Self-efficacy is the degree of belief of having adequate action-oriented resources to control events affecting the everyday life successfully. This is positively correlated with physical and mental aspects of health and an important parameter during the rehabilitation period following TKA by influencing physical function and mental health.
Follow-up interventions after discharge of TKA patients have especially focused on the effect of various programs for physiotherapy. Internet based and home-based physiotherapy was assessed to be as effective as outpatient physiotherapy measured by physical function and health-related quality of life, respectively. An intensive outpatient physiotherapy program additional to the home-based exercise program improved physical functional ability and health related quality of life compared to standard care. Postoperative exercise is a highly prioritized part of the TKA treatment, aiming at improving the ability to practice daily activities immediately after surgery and maximizing the long term functional benefit of TKA.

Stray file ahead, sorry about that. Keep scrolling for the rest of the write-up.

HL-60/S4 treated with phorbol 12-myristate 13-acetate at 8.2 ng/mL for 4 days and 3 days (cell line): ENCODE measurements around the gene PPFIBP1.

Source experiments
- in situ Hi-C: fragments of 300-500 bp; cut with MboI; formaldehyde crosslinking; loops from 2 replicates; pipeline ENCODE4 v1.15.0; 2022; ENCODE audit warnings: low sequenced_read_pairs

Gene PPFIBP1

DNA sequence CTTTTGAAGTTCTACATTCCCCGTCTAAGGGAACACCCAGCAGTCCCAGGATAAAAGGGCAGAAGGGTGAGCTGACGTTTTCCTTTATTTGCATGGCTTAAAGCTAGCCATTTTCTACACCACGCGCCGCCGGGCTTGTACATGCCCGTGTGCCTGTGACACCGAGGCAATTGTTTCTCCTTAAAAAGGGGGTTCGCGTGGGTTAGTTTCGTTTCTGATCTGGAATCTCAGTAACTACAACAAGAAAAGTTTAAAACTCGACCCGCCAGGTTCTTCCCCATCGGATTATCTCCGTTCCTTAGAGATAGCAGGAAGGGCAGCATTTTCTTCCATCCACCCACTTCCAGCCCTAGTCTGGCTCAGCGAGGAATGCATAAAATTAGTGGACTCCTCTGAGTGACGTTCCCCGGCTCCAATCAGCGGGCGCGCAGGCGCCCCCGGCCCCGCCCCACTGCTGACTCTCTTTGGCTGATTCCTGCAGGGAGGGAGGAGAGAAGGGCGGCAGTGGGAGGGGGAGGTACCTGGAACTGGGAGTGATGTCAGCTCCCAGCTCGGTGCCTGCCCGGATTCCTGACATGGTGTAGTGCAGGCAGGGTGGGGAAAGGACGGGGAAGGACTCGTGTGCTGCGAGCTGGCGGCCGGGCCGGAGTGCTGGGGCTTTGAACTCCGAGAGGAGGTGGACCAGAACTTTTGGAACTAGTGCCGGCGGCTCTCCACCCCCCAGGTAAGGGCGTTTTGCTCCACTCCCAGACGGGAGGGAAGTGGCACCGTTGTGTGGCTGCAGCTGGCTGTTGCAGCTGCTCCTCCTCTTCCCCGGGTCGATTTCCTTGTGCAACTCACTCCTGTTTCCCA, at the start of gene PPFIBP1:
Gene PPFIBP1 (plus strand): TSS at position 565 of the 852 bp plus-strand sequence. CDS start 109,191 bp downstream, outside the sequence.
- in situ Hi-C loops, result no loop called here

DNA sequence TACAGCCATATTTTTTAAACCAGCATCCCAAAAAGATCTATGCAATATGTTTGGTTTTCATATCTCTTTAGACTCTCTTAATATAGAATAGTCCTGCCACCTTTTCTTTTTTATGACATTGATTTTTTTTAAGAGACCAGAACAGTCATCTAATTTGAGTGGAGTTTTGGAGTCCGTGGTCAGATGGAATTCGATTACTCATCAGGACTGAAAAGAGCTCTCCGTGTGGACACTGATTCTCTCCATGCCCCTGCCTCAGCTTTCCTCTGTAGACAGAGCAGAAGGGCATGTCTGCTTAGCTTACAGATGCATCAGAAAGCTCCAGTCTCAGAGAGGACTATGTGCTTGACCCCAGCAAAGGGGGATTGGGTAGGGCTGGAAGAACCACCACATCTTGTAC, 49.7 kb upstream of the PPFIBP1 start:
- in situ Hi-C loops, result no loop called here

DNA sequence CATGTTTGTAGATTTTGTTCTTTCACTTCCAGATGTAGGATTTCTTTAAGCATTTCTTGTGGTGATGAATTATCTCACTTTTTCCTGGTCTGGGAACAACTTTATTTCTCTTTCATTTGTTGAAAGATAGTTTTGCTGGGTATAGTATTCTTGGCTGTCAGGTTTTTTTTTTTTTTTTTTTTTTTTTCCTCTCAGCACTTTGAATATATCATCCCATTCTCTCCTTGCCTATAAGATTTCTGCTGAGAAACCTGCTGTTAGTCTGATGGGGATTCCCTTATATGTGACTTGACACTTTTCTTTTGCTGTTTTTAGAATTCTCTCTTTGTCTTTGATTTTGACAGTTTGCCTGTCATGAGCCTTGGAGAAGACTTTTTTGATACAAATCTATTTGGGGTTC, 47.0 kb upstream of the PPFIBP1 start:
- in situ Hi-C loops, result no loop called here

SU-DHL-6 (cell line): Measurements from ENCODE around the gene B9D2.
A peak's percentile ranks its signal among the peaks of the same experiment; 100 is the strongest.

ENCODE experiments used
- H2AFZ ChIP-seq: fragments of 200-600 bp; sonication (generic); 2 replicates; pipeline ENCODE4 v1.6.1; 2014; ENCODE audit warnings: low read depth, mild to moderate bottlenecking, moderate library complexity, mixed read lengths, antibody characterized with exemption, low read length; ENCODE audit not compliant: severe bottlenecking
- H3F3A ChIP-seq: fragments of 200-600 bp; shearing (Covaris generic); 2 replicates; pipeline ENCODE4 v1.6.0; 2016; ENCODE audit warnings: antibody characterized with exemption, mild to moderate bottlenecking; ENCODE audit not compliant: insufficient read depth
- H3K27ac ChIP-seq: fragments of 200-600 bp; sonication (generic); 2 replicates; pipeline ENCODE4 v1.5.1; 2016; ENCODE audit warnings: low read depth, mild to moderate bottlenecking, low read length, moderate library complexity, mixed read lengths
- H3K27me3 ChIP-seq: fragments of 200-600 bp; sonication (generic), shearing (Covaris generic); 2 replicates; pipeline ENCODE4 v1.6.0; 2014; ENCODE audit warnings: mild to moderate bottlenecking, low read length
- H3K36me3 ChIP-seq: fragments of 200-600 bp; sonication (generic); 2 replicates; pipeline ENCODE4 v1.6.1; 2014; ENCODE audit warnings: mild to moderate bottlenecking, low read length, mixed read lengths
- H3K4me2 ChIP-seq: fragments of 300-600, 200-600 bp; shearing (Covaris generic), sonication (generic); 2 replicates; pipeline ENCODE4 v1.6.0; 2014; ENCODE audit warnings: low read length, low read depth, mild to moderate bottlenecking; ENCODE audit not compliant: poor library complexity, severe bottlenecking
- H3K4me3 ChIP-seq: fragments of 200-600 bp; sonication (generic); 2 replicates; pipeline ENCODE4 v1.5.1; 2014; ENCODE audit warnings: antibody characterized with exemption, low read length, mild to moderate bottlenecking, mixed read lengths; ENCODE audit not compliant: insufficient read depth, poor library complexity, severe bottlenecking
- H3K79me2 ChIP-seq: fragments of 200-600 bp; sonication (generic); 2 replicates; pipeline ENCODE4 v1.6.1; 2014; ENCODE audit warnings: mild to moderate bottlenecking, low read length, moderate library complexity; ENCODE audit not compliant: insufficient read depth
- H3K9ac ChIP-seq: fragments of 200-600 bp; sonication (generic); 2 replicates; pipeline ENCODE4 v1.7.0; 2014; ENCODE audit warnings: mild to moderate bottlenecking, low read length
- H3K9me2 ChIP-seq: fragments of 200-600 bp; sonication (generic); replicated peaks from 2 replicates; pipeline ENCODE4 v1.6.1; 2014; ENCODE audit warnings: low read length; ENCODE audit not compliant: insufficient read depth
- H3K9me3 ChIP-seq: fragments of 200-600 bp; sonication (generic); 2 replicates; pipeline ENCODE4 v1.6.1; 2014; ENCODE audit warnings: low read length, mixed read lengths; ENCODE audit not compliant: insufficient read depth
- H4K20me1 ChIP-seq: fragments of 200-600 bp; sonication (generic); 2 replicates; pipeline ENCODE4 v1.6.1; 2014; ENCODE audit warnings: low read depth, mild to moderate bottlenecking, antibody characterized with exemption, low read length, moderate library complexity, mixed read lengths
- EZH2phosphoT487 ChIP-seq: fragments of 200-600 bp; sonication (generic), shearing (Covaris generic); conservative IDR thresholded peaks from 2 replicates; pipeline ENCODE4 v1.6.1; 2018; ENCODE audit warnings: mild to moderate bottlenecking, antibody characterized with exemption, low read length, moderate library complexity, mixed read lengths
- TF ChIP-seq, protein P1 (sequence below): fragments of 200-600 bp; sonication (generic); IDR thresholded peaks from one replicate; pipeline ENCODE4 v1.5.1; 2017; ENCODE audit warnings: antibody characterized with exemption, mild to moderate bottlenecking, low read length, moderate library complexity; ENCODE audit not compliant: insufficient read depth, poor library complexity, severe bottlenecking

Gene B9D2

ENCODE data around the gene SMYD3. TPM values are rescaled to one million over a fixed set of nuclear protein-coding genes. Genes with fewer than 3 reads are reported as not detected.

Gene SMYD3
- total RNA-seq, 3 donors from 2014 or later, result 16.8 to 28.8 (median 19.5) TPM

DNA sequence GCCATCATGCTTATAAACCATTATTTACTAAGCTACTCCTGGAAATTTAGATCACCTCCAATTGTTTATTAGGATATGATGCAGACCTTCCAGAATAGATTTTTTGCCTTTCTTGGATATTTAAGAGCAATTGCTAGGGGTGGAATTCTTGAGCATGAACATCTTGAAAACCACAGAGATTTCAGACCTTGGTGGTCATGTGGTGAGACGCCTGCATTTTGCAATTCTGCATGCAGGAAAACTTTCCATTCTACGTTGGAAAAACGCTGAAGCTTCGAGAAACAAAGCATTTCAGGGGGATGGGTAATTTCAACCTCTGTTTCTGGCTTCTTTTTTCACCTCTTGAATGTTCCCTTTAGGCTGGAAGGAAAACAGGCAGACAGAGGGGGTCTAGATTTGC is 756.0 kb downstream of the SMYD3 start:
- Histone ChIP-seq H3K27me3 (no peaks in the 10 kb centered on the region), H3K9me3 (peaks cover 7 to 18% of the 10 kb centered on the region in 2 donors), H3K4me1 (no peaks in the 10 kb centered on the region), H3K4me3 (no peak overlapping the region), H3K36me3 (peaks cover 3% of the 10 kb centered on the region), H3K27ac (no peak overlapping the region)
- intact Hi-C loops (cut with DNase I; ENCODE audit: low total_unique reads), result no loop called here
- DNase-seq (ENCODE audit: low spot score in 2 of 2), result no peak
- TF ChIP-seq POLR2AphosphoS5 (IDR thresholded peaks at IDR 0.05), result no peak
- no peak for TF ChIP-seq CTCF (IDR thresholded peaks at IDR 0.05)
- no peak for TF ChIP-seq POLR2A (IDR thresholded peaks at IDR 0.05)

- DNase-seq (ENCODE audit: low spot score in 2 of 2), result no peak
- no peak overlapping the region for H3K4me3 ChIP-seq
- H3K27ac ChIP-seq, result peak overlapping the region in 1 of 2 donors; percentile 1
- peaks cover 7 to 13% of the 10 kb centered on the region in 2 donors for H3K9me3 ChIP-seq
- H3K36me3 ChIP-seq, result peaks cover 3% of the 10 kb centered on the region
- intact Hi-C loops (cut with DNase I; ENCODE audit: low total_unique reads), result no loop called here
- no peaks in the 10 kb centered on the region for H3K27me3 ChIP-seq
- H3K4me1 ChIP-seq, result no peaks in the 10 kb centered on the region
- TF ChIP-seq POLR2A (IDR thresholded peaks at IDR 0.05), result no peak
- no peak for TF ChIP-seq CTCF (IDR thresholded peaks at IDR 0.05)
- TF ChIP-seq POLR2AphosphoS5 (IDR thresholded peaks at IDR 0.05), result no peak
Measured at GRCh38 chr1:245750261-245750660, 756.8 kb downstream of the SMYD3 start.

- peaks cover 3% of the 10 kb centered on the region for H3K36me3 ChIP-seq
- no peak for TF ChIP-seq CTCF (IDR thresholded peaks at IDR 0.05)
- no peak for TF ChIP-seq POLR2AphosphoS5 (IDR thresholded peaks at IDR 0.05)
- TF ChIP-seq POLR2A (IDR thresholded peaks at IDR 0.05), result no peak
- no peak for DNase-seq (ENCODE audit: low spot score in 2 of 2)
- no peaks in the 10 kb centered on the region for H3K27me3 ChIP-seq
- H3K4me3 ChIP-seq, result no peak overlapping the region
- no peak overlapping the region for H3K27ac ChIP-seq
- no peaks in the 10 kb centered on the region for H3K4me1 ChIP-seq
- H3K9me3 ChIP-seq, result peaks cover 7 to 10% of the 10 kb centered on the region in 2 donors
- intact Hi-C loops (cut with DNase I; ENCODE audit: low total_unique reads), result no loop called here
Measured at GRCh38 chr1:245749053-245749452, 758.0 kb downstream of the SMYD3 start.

A standardized follow-up program involving an exit video with role models, extra information through newsletters about the rehabilitation process, two telephone calls and weekly telephone hours was evaluated in a randomized clinical trial. The trial included 103 patients undergoing total knee and total hip arthroplasty eligible for a short stay (less than 6 days) in hospital and showed no effect on self-efficacy, social support and pain coping.
The program was not designed to provide individual counselling according to the patients´ personal circumstances and the progress during their rehabilitation period. In contrast, a structured telephone follow-up focusing on individual care in regard to physical, social and mental aspects of the rehabilitation period had a positive effect on physical function, as well as general and mental health in 122 patients aged 65 years or older undergoing total hip arthroplasty. It is assumed that it is possible to retrieve a corresponding positive effect for patients undergoing TKA.